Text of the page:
Unfortunately I feel that the answer to this question is actually a bit more complex than just just asking about concentrations and how they relate to pH.
Yes, you can sit down with a pencil and paper and show if the concentrations of the solutions required to produce these pH values are reasonable. But at the end of the day, if you stick a pH meter in 2M sodium hydroxide, it's going to spit out a value in the 13 range. Then you're sitting there with your pencil and paper thinking about how you calculated something above 14.
This is mostly due to something called activity interference, which I'm sure you don't learn about in your high school chemistry class. It's something you learn in analytical chemistry.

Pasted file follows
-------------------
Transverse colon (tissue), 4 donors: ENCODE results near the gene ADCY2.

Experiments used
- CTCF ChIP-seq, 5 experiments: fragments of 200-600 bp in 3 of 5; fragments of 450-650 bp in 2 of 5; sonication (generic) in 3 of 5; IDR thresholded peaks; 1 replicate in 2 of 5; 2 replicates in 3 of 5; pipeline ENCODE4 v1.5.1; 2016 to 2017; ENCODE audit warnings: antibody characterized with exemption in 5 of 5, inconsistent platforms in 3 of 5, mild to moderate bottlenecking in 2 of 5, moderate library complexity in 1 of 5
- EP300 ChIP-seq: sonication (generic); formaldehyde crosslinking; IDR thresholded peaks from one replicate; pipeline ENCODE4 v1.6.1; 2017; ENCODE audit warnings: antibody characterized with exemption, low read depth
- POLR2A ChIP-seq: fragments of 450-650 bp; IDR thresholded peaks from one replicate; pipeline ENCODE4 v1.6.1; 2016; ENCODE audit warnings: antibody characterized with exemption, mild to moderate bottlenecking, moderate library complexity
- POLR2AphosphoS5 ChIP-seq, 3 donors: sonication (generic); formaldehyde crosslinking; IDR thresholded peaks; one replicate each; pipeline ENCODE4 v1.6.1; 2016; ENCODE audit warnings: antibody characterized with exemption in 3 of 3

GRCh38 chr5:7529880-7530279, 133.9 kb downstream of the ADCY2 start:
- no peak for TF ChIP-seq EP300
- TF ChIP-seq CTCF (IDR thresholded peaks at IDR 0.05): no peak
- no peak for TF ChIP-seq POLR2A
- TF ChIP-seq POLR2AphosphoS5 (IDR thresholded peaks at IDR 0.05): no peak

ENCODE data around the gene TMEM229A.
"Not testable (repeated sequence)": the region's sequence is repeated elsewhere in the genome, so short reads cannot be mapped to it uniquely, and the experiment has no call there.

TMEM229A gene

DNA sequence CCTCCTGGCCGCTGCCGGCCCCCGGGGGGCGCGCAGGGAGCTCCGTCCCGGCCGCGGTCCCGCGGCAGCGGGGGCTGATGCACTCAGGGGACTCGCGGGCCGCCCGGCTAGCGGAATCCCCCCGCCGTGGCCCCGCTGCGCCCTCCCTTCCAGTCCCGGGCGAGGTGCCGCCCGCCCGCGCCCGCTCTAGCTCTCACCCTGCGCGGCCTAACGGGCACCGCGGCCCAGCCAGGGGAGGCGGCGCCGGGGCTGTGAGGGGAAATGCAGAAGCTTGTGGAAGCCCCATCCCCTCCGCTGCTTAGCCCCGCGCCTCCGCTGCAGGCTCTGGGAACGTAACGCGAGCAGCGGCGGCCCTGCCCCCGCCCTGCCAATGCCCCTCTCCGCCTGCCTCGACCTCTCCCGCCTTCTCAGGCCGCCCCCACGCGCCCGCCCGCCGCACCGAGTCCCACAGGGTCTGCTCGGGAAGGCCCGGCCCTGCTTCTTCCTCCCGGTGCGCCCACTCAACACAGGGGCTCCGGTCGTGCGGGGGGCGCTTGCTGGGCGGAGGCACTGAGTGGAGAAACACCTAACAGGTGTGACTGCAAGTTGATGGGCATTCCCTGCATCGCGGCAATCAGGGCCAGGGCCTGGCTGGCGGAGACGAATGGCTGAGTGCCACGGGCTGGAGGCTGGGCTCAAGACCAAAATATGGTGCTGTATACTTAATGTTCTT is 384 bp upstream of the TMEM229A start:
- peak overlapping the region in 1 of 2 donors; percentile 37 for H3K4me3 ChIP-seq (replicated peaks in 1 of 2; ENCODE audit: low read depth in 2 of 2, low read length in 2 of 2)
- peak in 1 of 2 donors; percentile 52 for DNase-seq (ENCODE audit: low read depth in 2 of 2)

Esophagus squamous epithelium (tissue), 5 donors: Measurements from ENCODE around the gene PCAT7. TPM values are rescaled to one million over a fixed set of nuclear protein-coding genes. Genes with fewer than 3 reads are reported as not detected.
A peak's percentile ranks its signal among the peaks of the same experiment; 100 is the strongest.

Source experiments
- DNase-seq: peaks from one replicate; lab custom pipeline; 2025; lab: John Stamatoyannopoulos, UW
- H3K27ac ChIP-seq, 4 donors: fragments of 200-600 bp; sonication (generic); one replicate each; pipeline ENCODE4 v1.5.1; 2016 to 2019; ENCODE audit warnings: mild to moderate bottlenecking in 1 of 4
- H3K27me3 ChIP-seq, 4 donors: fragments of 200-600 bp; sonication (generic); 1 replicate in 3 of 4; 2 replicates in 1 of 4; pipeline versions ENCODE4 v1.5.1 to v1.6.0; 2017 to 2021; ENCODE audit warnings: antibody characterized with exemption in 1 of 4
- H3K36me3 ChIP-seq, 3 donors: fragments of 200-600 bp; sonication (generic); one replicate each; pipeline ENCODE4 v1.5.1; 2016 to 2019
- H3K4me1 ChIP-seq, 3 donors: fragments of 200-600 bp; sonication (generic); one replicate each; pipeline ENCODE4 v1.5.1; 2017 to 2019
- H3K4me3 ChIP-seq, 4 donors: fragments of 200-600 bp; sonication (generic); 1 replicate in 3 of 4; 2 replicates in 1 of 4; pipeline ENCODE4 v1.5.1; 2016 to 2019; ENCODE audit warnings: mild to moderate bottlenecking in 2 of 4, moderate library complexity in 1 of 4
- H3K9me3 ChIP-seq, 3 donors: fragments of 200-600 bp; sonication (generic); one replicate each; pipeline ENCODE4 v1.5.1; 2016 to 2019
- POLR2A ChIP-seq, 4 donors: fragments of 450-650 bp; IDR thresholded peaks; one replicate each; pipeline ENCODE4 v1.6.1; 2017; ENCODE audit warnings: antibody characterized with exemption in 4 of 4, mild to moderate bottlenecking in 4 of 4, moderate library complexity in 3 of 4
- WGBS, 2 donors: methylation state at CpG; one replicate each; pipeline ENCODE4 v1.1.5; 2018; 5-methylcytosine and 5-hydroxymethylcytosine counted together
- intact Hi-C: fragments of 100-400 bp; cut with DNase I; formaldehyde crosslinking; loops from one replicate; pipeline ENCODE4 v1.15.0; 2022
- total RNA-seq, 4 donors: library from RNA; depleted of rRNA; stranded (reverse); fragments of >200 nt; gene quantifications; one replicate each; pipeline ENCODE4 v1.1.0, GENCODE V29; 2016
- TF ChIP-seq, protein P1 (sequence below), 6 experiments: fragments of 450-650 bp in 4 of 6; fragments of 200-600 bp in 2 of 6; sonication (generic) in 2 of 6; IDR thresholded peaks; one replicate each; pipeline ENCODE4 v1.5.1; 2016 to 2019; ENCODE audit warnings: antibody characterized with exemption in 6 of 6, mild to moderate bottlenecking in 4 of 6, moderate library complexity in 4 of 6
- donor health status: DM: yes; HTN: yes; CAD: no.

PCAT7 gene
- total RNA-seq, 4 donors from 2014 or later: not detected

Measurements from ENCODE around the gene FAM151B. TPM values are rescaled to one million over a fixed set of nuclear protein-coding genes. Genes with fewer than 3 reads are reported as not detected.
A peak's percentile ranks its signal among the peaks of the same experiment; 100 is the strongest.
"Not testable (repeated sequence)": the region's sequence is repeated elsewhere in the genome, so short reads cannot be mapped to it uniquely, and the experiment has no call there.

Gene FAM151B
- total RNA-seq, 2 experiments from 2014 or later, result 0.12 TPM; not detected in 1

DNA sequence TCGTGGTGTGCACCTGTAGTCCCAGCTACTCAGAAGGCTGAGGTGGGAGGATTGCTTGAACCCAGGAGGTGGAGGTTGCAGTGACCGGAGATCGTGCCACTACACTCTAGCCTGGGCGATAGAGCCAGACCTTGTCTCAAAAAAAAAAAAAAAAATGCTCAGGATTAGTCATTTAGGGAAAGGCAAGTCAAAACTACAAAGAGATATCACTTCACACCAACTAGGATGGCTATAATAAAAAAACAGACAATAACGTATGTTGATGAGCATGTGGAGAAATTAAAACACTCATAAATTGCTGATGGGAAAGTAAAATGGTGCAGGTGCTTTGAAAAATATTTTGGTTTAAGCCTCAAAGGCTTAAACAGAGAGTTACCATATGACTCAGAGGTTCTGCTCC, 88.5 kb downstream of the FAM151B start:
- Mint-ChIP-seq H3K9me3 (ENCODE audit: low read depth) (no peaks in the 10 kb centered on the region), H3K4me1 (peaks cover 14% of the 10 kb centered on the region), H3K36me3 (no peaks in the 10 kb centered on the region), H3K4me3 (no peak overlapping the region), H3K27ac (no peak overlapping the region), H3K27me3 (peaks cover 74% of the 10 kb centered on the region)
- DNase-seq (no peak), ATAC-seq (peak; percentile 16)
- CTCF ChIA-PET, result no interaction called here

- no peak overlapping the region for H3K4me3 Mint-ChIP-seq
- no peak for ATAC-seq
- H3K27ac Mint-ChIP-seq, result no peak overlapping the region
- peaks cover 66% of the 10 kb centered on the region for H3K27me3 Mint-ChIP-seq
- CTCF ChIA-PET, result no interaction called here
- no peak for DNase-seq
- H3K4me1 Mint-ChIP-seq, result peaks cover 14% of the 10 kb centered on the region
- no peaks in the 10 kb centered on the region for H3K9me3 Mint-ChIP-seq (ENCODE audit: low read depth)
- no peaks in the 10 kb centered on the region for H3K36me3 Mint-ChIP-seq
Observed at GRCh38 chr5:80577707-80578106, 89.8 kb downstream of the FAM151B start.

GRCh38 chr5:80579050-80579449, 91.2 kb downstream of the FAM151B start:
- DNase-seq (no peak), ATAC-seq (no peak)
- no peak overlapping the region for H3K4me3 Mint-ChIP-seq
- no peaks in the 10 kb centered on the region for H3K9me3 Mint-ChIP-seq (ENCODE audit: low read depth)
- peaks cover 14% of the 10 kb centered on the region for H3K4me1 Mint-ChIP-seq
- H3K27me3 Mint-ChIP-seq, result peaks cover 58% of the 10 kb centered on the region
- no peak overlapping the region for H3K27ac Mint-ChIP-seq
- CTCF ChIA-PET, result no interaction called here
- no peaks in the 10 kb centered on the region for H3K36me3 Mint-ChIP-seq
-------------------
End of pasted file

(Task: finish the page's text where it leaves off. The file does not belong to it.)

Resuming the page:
Basically what this all means is that once you start reaching concentrations above a certain point you begin to see non-ideal behavior.
Granted, I've never sat there with a pH meter and tried to push the pH of a solution past 14, so I don't actually know the answer to your question.
If you can, I suggest not sitting down with a pen and paper, but actually trying to make solutions that will go out of the range of a pH meter. Ask your teacher! You never know what they might let you do.